At least 23 of them were shot in clashes between police and protesters that erupted after Delwar Hossain Sayedee, the Jamaat-e-Islami party's vice president, was found guilty of war crimes, including murder, arson and rape.
Sayedee is the third person to be convicted by the controversial domestic tribunal whose previous verdicts have also been met with outrage from Islamists who say the process is more about score settling than delivering justice.
Thursday's death toll was compiled by sources after talking to police in the 15 districts where protests turned deadly. They were the most violent political clashes in more than two decades in the impoverished country's history.
The latest unrest brought the overall death toll to 50 since the first verdict was delivered on January 21.
Among Thursday's dead were four policemen, two of whom were beaten to death after protesters hurled small homemade bombs at a police station in Gaibandha in Bangladesh's north and attacked it with sticks, local police chief Monjur Rahman said.
"At least 10,000 Jamaat supporters attacked us. We were forced to open fire," Rahman told sources.
About 300 people, including scores of policemen, were also injured, doctors, police and local media said.
Police also reported attacks on several Hindu homes and temples by Islamists in the southern Noakhali and Chittagong districts. One old Hindu man was killed in the attack in Chittagong, district police chief Hafiz Akter told sources.
Security forces had been braced for trouble ahead of the verdict against Sayedee, who reacted to the judgment by saying it had been influenced by "atheists" and pro-government protesters who have been demanding his execution.
Sayedee, now best known in Bangladesh as a firebrand preacher, was convicted for setting ablaze 25 houses in a Hindu village and abetting the murders of two people including a Hindu man, according to a copy of the verdict.
He led a pro-Pakistani militia who abducted three Hindu sisters and raped them for three days at a Pakistani camp, said the verdict. He also forced at least 100 Hindus to convert to Islam and made them say Islamic prayers, it added.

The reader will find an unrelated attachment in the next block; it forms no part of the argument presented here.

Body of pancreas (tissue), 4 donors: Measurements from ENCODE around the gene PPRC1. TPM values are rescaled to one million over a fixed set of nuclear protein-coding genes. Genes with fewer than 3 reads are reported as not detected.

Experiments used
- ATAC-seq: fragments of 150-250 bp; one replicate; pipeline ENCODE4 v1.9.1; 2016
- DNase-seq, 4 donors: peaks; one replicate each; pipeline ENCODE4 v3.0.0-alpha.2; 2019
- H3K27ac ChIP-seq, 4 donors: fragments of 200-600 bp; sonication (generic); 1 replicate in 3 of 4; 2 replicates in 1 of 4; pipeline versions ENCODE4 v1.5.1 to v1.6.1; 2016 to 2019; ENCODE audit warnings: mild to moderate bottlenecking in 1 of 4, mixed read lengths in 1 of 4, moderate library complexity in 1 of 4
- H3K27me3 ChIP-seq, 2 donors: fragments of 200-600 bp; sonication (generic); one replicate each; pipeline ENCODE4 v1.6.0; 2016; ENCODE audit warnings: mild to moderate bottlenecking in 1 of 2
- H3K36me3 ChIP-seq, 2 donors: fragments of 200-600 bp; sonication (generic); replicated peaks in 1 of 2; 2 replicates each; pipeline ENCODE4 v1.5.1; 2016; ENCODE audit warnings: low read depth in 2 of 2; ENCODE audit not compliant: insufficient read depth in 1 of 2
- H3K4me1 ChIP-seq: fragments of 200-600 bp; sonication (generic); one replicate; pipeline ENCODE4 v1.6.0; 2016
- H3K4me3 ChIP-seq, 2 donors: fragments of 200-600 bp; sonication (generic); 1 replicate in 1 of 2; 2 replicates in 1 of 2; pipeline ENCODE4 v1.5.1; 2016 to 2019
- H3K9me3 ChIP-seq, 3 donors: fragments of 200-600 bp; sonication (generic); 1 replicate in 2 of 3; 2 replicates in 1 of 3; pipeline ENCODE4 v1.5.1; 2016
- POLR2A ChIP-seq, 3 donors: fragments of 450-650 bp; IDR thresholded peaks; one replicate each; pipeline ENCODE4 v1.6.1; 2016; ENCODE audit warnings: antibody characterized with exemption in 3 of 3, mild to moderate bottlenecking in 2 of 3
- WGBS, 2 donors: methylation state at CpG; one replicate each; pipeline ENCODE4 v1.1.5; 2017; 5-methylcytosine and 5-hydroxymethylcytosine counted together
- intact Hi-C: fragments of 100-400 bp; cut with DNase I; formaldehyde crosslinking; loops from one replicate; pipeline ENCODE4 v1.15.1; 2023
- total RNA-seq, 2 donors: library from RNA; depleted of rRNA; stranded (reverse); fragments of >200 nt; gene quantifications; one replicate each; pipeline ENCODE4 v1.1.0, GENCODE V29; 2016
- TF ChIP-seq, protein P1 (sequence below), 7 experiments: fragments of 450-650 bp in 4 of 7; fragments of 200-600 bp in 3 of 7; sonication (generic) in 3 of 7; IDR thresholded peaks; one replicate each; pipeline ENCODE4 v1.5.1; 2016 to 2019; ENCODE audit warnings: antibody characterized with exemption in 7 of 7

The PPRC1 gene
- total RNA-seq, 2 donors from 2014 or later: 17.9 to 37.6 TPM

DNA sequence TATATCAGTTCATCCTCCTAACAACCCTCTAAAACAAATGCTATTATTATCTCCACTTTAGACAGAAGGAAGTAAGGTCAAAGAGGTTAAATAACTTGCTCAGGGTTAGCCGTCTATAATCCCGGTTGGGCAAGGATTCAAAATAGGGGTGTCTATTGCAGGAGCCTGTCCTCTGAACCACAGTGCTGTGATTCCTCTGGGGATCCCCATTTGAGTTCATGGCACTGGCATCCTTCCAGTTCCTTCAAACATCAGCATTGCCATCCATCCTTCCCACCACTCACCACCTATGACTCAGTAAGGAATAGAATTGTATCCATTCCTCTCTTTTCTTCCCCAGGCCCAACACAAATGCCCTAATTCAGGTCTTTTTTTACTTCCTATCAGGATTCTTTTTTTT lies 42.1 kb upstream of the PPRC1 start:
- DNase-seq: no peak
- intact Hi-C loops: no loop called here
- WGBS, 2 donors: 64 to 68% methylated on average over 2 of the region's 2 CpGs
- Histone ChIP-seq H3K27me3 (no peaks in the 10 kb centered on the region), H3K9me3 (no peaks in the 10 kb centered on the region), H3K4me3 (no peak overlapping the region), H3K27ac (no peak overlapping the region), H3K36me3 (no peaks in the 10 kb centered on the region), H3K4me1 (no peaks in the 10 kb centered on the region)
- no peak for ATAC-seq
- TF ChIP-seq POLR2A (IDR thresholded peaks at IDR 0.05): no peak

His lawyer Tajul Islam described the verdict as "a gross miscarriage of justice", adding that Sayedee did not live in the town at the time when the alleged crimes took place.
"It's a case of mistaken identity. We're stunned. We're going to appeal the verdict," he told sources.
Under a newly amended war crimes law, the appeal process must be completed within 90 days, meaning Sayedee would be hanged later this year if the country's highest court upholds the verdict.
Rival protesters at a central Dhaka intersection erupted in jubilation as news of Sayedee's sentence filtered through. "We've been waiting for this day for the last four decades," a protester told Somoy TV.
There was no immediate reaction from Jamaat to the verdict, but the party has enforced a nationwide strike demanding a halt to the trials.
The cases against eight more Jamaat leaders are still being heard.
Earlier this month, the tribunal a local court with no international oversight sentenced Jamaat's assistant secretary general Abdul Quader Molla to life imprisonment.
While angering Jamaat supporters, that verdict also enraged secular protesters, tens of thousands of whom have since poured onto the Shahbag intersection in central Dhaka to demand the execution of Jamaat leaders.
In January the tribunal handed down its first verdict when it sentenced fugitive Muslim TV preacher Maolana Abul Kalam Azad to death.
The tribunal has been tainted by controversies and allegations that it is targeting only the opposition with trumped-up charges. Rights groups say its legal procedures fall short of international standards.
A judge presiding over Sayedee's case resigned after leaked internet calls showed there was collusion between him and the prosecution. A key defence witness was also abducted from the court premises by policemen, allege Sayedee's lawyers.
The government rejects the accusations, saying the tribunal is independent and the trials are fair and necessary to heal the wounds of the war that it says killed three million people.
It accuses Jamaat leaders of being part of pro-Pakistani militias blamed for much of the 1971 carnage.
Independent estimates put the war toll much lower, between 300,000 and 500,000.